Since SCCS opened its doors, our curriculum has never relied heavily on the use of technology. While our older students (third grade and up) learn typing and the light use of internet and email, you will never find an SCCS student holding an iPad in lieu of a pencil and paper. Many primary schools spend a lot of money to put computers or tablets into the hands of even their youngest students, but our attitude has been to hold back. We are advocates of the low-tech school day because our vision for learning prioritizes hands-on experience, face-to-face interactions, and mental stamina with minimal distractions. As screens and technology become more ubiquitous, we believe that keeping school (mostly) screen-free has great advantages for the developing minds of children. Here are seven reasons why... Read More

Like a Fire: Charlotte Mason and Habit Formation at SCCS

  “Habit is like a fire, a bad master but an indispensable servant.” – Charlotte Mason We are five weeks into the school year and the inevitable start-of-school wrinkles are being ironed out. I could be suffering from selective memory or a romanticized view of the past, but when I think about last year, it is hard to remember the bumpy beginning. By spring, so much growth will have happened. As I reflect on this fall-to-spring transformation, I realize that it is not magical or automatic, but is the result of a lot of hard work by our teachers–the hard work of habit formation. Last year I watched the fourth grade class at the same time of day for one hour each month. It seemed like it would be a... Read More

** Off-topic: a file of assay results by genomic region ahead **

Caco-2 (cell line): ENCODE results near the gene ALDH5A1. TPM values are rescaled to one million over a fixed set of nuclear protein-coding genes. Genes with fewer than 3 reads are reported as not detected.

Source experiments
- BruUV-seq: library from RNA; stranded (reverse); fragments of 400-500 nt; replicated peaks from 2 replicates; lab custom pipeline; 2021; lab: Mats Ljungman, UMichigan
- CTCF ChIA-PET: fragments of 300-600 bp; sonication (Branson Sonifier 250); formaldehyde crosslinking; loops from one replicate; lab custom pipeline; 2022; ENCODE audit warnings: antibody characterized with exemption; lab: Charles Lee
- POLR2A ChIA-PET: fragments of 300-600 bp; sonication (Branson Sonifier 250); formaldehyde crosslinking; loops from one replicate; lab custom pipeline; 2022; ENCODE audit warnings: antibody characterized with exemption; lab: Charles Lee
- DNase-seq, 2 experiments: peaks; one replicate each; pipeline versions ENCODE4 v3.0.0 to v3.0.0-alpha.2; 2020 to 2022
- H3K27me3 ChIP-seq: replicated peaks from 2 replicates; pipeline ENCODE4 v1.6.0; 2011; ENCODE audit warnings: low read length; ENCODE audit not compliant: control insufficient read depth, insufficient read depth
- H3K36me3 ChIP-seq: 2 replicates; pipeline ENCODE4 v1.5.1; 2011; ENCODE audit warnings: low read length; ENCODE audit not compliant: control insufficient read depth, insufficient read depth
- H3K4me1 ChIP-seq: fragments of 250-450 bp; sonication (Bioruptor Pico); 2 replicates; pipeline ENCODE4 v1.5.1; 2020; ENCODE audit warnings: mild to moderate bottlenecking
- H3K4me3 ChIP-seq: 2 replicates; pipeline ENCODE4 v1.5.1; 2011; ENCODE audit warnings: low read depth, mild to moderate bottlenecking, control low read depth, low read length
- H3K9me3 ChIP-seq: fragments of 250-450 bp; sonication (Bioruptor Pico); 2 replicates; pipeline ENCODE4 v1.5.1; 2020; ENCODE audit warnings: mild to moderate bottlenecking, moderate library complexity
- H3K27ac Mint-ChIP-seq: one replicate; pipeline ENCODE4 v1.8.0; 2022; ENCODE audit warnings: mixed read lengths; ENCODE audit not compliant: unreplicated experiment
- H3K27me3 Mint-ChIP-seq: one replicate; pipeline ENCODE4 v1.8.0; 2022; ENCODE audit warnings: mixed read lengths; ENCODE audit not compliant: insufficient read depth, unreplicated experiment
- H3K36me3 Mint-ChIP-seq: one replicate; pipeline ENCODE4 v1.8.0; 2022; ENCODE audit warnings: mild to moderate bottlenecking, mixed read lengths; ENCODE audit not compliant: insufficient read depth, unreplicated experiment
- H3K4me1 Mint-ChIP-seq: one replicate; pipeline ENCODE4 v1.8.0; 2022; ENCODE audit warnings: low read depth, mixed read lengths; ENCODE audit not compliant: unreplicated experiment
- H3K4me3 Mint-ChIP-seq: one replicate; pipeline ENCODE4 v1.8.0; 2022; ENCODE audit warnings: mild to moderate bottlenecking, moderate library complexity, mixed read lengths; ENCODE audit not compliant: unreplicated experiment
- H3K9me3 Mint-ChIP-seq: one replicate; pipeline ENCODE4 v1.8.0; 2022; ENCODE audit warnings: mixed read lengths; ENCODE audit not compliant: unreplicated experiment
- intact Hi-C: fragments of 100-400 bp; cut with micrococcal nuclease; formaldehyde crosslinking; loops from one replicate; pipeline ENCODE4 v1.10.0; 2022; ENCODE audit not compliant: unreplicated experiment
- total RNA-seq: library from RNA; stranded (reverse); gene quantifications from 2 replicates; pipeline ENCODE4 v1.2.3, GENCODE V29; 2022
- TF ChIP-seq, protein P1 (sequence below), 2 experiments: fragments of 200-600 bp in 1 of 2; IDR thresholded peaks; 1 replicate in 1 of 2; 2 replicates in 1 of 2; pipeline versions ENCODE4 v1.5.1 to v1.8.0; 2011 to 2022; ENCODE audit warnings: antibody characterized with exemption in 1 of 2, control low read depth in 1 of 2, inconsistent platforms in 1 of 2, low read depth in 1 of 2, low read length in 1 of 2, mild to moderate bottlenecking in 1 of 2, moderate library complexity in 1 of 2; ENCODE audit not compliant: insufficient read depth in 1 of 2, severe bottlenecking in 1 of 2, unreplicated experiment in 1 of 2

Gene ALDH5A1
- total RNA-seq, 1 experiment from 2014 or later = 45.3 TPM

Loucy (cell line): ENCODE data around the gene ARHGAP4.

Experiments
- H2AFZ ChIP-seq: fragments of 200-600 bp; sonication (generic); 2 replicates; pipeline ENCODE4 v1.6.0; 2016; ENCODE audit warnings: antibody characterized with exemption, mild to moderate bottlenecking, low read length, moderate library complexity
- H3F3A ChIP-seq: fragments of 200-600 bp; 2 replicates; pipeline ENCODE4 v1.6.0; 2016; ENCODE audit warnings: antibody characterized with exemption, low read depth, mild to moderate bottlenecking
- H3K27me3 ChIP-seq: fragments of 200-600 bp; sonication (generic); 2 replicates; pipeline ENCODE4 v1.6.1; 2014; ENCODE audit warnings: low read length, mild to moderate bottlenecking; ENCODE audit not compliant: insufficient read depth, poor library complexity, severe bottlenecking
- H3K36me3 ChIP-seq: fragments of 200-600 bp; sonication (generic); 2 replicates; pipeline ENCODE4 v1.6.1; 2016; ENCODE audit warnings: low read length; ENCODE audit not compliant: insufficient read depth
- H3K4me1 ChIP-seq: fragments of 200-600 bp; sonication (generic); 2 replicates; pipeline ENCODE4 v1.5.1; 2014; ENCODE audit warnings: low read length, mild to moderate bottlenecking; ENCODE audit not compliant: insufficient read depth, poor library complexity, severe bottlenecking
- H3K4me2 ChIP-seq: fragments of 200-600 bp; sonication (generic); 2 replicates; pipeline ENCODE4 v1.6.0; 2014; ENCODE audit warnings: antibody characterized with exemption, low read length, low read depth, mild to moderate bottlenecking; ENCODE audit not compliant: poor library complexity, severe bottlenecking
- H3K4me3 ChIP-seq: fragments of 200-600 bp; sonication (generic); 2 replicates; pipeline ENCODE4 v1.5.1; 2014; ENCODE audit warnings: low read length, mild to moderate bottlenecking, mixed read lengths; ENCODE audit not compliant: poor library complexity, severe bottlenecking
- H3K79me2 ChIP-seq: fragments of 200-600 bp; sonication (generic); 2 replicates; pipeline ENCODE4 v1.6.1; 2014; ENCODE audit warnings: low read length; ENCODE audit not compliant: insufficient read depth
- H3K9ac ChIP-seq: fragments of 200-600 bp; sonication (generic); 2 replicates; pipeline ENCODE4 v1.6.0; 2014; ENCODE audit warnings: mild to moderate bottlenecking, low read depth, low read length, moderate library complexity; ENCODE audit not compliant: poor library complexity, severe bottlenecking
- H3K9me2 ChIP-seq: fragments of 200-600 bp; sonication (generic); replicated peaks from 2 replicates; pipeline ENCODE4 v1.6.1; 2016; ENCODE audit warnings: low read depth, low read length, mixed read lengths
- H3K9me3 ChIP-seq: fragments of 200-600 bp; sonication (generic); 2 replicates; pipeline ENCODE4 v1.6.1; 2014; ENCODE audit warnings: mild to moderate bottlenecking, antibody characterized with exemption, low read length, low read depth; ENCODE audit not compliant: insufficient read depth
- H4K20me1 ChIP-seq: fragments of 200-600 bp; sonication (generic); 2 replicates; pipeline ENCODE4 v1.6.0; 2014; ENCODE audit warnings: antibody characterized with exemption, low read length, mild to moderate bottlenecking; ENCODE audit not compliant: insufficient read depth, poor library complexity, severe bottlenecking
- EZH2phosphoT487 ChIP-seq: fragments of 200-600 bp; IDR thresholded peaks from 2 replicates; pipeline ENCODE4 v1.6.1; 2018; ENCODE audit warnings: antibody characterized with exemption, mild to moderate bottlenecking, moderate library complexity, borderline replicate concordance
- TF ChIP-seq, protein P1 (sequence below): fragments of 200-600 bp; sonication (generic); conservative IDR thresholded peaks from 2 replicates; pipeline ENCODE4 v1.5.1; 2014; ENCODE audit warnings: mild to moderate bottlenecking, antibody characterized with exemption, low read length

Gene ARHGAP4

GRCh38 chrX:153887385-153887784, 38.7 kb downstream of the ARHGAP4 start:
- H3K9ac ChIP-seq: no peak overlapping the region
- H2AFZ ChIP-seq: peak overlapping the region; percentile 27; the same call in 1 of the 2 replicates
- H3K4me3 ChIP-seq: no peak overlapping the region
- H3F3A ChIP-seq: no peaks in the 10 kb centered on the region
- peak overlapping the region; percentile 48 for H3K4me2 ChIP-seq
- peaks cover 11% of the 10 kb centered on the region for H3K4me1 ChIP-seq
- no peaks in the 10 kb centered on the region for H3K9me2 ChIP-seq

Last Day of School: tears, cheers, and a blessing

  AT THE END OF THE YEAR (An excerpt from John O’Donohue’s To Bless the Space Between Us) As this year draws to its end, We give thanks for the gifts it brought And how they become inlaid within Where neither time nor tide can touch them. Days when beloved faces shone brighter With light from beyond themselves; And from the granite of some secret sorrow A stream of buried tears loosened. We bless this year for all we learned, For all we loved and lost And for the quiet way it brought us Nearer to our invisible destination. * * * Everyone knows that the last day of school is a day like none other–routines are overturned, furniture is moving, brooms and dustpans are active, and everything is being done for the... Read More